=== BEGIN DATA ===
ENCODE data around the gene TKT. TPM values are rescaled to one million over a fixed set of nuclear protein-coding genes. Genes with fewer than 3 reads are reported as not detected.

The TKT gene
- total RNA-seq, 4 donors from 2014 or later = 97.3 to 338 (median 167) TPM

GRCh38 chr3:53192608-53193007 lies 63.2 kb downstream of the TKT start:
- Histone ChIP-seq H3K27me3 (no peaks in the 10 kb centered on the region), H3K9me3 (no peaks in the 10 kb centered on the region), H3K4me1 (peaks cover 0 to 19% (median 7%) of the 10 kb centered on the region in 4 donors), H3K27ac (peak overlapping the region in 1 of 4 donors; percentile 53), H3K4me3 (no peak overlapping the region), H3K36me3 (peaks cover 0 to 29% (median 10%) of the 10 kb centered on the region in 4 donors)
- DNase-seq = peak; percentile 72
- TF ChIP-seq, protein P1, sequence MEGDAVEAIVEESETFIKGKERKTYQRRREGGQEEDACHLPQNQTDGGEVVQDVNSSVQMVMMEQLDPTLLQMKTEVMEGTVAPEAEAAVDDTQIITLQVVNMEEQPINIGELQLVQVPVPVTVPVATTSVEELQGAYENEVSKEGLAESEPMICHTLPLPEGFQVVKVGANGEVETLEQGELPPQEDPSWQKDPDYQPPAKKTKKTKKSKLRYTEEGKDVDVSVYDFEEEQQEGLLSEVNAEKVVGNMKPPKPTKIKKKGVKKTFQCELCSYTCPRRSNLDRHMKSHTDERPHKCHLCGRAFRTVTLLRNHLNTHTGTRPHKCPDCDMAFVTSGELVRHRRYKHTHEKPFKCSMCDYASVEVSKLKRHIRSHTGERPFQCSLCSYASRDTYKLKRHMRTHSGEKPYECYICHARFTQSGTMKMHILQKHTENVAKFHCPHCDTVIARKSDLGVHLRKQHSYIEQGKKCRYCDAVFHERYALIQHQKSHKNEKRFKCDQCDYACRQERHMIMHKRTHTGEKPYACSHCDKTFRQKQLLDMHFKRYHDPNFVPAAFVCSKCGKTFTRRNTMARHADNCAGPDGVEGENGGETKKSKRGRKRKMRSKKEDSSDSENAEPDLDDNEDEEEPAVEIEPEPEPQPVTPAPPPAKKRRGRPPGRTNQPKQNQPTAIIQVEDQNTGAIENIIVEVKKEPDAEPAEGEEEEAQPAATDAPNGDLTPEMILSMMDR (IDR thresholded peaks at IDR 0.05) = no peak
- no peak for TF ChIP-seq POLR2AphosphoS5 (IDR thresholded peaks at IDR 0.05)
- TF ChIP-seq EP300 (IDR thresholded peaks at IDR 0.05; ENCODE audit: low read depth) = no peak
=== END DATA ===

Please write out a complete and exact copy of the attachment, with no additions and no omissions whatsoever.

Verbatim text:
ENCODE data around the gene TKT. TPM values are rescaled to one million over a fixed set of nuclear protein-coding genes. Genes with fewer than 3 reads are reported as not detected.

The TKT gene
- total RNA-seq, 4 donors from 2014 or later = 97.3 to 338 (median 167) TPM

GRCh38 chr3:53192608-53193007 lies 63.2 kb downstream of the TKT start:
- Histone ChIP-seq H3K27me3 (no peaks in the 10 kb centered on the region), H3K9me3 (no peaks in the 10 kb centered on the region), H3K4me1 (peaks cover 0 to 19% (median 7%) of the 10 kb centered on the region in 4 donors), H3K27ac (peak overlapping the region in 1 of 4 donors; percentile 53), H3K4me3 (no peak overlapping the region), H3K36me3 (peaks cover 0 to 29% (median 10%) of the 10 kb centered on the region in 4 donors)
- DNase-seq = peak; percentile 72
- TF ChIP-seq, protein P1, sequence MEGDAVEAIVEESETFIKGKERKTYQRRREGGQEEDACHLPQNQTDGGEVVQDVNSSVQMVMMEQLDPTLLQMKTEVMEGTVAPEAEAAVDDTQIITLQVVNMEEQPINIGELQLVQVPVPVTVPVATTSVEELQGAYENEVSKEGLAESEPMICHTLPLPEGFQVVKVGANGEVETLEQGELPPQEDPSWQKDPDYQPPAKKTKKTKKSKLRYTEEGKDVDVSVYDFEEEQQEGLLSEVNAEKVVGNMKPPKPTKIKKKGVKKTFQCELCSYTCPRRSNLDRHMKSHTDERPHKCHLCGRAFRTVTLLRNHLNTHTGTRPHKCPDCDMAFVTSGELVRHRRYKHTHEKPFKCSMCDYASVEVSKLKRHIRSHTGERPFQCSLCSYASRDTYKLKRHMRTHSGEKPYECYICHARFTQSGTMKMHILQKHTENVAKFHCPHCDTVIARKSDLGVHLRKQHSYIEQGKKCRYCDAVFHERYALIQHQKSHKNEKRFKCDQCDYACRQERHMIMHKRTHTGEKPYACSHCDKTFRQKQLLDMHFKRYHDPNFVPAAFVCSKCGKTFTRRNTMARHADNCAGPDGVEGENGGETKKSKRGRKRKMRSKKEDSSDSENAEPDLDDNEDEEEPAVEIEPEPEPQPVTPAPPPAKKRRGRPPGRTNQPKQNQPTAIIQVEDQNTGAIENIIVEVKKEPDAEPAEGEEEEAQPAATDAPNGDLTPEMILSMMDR (IDR thresholded peaks at IDR 0.05) = no peak
- no peak for TF ChIP-seq POLR2AphosphoS5 (IDR thresholded peaks at IDR 0.05)
- TF ChIP-seq EP300 (IDR thresholded peaks at IDR 0.05; ENCODE audit: low read depth) = no peak